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Writing Rhymes for Test Prep: A Spotlight on ESL Teacher Leah Simpson

When working with an ESL population, one of teacher Leah Simpson’s goals is to help students prepare for the WIDA test, an English language proficiency exam used by a number of states across the country, including her home state of Tennessee. The Warren County High School Teacher, based in McMinnville, TN, uses our Word Up Blue and The Week in Rap to help students practice Tier 2 vocabulary and bring nonfiction text into her classroom.

As part of their test preparation, students also need practice with academic vocabulary across subjects. How did Leah decide to boost subject-specific vocab with her class this year? With rhyme-writing, of course! Each of Leah’s five class periods picked a subject—math, science, social students, ELA or social/instructional language—and worked over the course of a month to compose a rap as a group. Students performed their raps for their families at Warren County High School’s ESL Family Night this fall to much celebration. Here’s what Leah told us about the experience:

Leah Simpson Post Image final

Q: Why use rap-writing to develop academic vocabulary? What made you select this project for your students?
A: Vocabulary is an essential part of our daily lives as communicators. As a new language learner, vocabulary is one of the hardest parts to master. This method helped my students acquire new vocabulary in an entertaining way while further helping them master content knowledge for multiple subjects.  

Q: What resources or tools did you use to guide students as they wrote their rhymes?  
A: To help my students as they wrote their rhymes, I modeled several Flocabulary songs for them. We watched different songs on different subjects so they could “wrap” their heads around what I was asking them to do. I also read the lesson plans Flocabulary provided online so I could better understand what I was asking my students to do, as this was my first time teaching a “rhyming” lesson as well. I asked my students to choose one content area of WIDA, and highlight 3-4 vocabulary words within that subject and create an academic rhyme/song. First, the students chose a topic. I asked my classes to be very specific with their topic choice. Next, students had to learn about that topic and define each vocabulary word. Their rhymes ultimately had to be understandable, and in order to achieve that, students had to have an understanding of the content. Then, students collaborated with one another to write their rhymes.  


Leah Simpson at Warren County High School

Q: Did writing rhymes help students master vocabulary in their given subject? How do you know?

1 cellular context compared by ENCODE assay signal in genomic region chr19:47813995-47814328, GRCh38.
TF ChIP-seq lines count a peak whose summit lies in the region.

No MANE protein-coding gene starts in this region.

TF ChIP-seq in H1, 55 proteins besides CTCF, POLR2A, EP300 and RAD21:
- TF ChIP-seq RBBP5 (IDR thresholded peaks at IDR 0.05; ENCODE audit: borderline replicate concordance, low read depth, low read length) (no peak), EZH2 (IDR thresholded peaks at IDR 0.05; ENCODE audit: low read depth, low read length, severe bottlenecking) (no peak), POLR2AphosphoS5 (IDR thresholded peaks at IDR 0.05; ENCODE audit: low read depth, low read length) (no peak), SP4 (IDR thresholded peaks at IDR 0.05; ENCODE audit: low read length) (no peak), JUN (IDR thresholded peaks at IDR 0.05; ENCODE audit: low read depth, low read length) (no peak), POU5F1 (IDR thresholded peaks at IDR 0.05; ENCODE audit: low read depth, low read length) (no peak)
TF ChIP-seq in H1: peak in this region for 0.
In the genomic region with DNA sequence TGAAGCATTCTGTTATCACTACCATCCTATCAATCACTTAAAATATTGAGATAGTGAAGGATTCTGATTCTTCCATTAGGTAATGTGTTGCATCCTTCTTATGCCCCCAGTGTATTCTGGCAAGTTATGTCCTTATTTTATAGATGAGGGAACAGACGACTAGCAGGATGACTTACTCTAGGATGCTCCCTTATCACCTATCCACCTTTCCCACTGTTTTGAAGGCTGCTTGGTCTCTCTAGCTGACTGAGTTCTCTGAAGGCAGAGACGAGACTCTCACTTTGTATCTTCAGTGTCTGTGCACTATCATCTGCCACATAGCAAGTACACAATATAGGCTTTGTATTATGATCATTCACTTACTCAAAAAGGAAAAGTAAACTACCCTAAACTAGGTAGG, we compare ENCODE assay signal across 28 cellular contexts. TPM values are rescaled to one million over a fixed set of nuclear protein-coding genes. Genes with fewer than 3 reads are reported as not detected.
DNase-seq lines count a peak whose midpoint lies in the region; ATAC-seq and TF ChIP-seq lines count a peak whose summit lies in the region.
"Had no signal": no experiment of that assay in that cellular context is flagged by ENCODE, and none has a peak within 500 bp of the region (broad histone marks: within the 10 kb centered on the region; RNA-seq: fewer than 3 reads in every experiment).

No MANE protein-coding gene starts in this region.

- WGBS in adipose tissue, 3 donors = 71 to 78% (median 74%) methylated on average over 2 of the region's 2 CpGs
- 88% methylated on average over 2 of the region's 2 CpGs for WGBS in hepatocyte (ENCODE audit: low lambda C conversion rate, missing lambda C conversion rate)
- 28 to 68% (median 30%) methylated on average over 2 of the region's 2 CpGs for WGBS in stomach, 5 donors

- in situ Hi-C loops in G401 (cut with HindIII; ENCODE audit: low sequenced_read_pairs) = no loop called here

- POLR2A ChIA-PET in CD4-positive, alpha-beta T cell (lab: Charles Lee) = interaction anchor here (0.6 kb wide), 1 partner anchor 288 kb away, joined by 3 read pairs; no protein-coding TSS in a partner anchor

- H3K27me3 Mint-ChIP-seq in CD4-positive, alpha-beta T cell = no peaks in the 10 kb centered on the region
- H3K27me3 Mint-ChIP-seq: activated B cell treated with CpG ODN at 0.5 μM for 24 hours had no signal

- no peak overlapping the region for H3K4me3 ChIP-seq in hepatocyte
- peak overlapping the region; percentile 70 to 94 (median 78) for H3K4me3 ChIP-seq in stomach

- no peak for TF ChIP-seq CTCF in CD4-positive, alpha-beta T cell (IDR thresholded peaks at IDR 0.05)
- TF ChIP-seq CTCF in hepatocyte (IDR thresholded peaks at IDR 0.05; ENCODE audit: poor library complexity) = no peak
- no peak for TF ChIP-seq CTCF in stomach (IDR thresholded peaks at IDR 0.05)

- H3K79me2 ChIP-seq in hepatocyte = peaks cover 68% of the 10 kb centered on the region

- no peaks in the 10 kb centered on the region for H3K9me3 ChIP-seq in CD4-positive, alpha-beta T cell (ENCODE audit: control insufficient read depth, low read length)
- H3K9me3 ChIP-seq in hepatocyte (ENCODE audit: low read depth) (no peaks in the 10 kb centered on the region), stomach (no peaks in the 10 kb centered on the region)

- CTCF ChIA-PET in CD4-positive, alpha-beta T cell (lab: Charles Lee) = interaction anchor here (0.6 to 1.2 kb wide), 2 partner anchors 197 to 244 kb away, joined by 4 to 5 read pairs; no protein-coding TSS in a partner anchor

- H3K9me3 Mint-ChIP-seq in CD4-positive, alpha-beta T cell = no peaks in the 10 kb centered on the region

A: The WIDA test we are preparing for does not take place until the spring, but I feel as though it did. For example, I continuously use the vocabulary words from the social/instructional language and the students understand what I’m talking about when I ask them to “analyze” or “evaluate.”

Q: What tips would you share for other educators looking to use rhyme-writing or project-based learning more generally for vocabulary development?  
A: Flocabulary is a priceless tool for teaching students. It helps you get on the students’ level as a teacher by appealing to their generation through video and music. This is what I shared with TNTESOL (The state of Tennessee’s ESL community): Guide your students to ripen their vocabulary specifically within the language of WIDA while learning how to entertain others. Students will learn how to write songs/rhymes on a particular subject within the language domains of WIDA. This will help students master content knowledge in an enjoyable way.  

Q: Any rap-writing in your students’ futures?  
A: As far as for a career—yes—I have several students who want to be entertainers. 🙂 Will I teach rap-writing in my classroom in the future? Yes, again! I thoroughly enjoyed it, and I feel like it helped my role change from that of a teacher to that of a facilitator. In my opinion, that’s where true learning comes into play: the student becomes the teacher.

Want to lead a writing academic rhymes project with your students? Click here to access our lesson resources for student rappers (including downloadable beats!). Have you already led your student to write their own raps? Please share your story with us!

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